Ever since the APNU/AFC coalition government launched a “Social Cohesion” Ministry in May 2015, the country has been trying to figure out what is the remit of the Ministry, headed by longstanding Executive of the PNC Amna Ali. It was thought a Roundtable Discussion at the Arthur Chung Convention Centre last September would have cleared up the uncertainty in the promised “Five-year Strategic Plan for Social Cohesion” that was to emanate from the discussions. Sadly, the public is still to see the plan.
Back in the early years of the new millennium, the local office of the UNDP conducted an extensive programme under the rubric of increasing “social cohesion” to head off open ethnic conflict in the general elections scheduled for 2006. After the elections of 1997 and 2001, the PNC had disputed the internationally certified results and in the aftermath of mass street protests, ethnic violence had ensued. The UNDP’s activity comprised largely of facilitating “dialogue” between individuals, organisations, communities and political leaders across the ethnic divide so as to develop “trust” in the system.
Social cohesion, from this perspective could then be seen as creating a societal condition that helps its members not to resort to violence if they disagree even on important issues such as the results of general elections. This conclusion is supported by the literature on social cohesion as it is relevant to “divided societies”. One formulation describes social cohesion as “the willingness of members of a society to cooperate with each other in order to survive and prosper.”
The authors conclude, “Social cohesion is said to be high when nearly all members of a society voluntarily “play by the rules of the game,” and when tolerance for differences is demonstrated in the day-to-day interactions across social groups within that society.” One of the challenges of importing models of social engineering however, from other countries is to ensure that the concepts are not foisted on the local players without considering their relevance to local conditions.
The concept of social cohesion has been around since the beginning of sociology over a century ago, when Emile Durkheim proposed that lack of social cohesion could lead to a feeling of rootlessness or “anomie” in the members of the society which could precipitate dysfunctional behaviours such as suicide. But most of the work on social cohesion has been done in the developed countries especially the US, EU, Canada and Australia during the last three decades after new immigrants with new attitudes towards jettisoning their identity created strains to their social order.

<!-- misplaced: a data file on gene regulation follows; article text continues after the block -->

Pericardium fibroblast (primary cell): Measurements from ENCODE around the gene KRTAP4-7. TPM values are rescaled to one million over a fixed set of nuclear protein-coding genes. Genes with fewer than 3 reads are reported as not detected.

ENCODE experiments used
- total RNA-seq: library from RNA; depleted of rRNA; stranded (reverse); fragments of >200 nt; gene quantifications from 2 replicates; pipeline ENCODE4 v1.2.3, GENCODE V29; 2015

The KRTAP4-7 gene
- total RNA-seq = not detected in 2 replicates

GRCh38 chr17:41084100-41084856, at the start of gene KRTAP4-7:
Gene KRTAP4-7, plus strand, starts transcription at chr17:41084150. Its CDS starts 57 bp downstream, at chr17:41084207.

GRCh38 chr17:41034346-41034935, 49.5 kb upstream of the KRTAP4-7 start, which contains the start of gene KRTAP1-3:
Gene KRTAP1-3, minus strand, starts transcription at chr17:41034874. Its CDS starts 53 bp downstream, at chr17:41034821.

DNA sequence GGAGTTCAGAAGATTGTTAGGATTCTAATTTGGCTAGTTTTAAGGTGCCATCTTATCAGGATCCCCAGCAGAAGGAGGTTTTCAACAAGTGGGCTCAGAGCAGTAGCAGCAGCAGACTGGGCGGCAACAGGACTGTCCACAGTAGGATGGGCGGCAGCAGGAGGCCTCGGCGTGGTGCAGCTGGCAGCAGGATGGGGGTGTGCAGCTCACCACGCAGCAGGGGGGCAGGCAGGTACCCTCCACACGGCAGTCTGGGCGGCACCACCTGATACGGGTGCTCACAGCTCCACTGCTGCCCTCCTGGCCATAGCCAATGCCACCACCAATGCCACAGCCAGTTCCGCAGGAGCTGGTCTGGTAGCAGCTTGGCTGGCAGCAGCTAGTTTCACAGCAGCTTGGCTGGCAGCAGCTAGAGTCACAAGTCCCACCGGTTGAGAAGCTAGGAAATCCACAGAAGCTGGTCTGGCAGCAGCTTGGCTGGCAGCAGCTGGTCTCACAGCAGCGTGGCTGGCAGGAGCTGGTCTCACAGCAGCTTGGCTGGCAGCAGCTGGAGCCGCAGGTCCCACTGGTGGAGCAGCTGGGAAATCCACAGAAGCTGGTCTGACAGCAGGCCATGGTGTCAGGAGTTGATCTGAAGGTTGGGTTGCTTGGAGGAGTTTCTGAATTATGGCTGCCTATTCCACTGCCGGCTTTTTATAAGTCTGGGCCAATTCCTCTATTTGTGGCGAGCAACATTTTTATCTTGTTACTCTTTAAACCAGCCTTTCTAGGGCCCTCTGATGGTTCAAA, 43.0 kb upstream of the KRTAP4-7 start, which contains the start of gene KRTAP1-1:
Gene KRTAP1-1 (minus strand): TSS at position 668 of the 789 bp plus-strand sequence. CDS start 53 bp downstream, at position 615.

Our situation in Guyana, while it may be due to our several ethnic groups not being cohesive enough to focus on a national effort to develop the country, has its roots in totally different circumstance. For one, our major groups are much more equal in numbers and the words “minorities” and “majorities” have to be used with caution. Additionally, our groups arrived over a century and a half ago, and have very firm notions about the legitimacy of their group claims.
But notwithstanding the differences with other approaches towards achieving greater social cohesion, all the studies insist the policies of the government in all its activities must be coherent so as to achieve its goal of national development.
From this perspective of coherence, the Ministry of the Presidency’s recent announcement that it will issue a Draft Strategic Plan for ministries is troubling. The announcement insists government activities would proceed on “the principles of sustainable development, protection of the environment, and respecting labour policies.” These are not Ipso facto consistent with the goal of social cohesion.